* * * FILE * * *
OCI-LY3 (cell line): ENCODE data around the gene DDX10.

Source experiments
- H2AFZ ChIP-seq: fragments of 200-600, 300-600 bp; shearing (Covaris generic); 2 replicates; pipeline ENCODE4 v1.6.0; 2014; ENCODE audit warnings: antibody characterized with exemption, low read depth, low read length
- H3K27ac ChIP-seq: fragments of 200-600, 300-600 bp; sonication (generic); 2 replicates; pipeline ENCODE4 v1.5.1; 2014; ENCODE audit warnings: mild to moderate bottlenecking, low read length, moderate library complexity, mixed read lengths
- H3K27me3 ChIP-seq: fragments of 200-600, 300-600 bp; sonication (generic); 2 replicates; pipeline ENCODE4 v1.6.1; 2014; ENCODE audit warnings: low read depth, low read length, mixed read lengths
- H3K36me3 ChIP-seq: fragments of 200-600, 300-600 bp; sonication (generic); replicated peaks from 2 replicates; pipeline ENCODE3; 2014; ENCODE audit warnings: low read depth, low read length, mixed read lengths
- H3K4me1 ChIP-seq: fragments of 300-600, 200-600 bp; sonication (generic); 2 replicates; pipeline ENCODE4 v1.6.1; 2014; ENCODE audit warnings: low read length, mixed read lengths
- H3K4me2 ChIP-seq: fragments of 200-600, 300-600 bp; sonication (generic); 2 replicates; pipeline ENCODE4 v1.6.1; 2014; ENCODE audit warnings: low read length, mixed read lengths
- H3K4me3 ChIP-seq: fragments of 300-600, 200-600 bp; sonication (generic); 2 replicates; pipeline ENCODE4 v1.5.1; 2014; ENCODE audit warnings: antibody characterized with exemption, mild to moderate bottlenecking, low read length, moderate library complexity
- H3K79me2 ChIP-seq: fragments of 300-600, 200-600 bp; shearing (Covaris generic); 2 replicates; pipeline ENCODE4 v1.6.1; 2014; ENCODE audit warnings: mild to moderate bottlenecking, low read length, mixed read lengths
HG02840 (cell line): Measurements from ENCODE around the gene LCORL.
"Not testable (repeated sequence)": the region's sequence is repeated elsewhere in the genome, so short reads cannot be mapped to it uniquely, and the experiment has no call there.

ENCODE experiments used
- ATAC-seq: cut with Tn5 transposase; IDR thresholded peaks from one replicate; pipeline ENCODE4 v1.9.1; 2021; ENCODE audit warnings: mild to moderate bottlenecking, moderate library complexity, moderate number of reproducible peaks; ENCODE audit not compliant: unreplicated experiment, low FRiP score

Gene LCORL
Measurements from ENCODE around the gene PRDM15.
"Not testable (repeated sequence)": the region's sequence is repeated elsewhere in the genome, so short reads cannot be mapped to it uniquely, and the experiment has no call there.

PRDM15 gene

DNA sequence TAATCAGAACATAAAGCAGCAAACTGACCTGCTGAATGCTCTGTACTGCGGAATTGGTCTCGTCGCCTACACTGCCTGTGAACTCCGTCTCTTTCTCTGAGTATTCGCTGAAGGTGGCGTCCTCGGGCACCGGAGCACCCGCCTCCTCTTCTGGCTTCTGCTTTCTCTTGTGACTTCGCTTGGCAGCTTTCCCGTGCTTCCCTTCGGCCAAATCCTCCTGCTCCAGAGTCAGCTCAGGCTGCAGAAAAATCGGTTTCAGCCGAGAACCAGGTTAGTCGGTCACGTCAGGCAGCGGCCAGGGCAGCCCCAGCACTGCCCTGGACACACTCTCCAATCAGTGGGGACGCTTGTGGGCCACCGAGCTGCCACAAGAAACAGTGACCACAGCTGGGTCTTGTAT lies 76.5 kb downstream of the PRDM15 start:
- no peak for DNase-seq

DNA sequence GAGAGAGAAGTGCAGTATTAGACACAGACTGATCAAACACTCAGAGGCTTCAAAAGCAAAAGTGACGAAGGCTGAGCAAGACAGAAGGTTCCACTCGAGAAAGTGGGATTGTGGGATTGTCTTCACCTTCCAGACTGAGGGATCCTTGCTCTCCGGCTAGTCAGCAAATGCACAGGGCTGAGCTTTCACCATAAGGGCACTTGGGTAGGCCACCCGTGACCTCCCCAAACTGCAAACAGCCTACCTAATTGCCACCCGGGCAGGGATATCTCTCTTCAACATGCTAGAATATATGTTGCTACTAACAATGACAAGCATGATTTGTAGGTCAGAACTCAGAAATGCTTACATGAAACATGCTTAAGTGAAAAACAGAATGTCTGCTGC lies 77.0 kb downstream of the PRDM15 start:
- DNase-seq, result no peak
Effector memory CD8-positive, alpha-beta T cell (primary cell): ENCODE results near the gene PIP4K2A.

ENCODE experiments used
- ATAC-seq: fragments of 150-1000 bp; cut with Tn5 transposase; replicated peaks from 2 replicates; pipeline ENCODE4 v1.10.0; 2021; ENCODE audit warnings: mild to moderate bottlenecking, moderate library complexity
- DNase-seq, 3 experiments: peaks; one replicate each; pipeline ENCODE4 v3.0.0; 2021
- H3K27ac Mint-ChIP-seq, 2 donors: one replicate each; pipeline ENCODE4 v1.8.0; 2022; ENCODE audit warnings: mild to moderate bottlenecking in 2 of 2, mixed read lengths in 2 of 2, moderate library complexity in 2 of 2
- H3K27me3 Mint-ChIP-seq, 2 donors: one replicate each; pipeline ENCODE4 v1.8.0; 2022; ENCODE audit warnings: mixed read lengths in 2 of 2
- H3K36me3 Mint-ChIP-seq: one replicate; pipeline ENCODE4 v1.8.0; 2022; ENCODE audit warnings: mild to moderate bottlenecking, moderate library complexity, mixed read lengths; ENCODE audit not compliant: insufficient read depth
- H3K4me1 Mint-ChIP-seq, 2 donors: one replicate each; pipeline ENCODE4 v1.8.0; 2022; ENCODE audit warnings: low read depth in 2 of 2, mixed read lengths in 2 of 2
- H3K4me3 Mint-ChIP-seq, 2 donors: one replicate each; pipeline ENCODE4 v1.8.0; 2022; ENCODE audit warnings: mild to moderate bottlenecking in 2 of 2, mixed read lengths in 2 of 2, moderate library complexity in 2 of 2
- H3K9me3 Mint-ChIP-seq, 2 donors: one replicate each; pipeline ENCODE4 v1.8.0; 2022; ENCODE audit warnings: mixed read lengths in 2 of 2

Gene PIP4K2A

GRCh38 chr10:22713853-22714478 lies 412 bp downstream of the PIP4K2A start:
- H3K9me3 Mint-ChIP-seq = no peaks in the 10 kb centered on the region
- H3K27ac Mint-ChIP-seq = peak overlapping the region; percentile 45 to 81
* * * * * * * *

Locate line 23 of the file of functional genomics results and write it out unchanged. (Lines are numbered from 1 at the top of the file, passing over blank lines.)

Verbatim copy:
Effector memory CD8-positive, alpha-beta T cell (primary cell): ENCODE results near the gene PIP4K2A.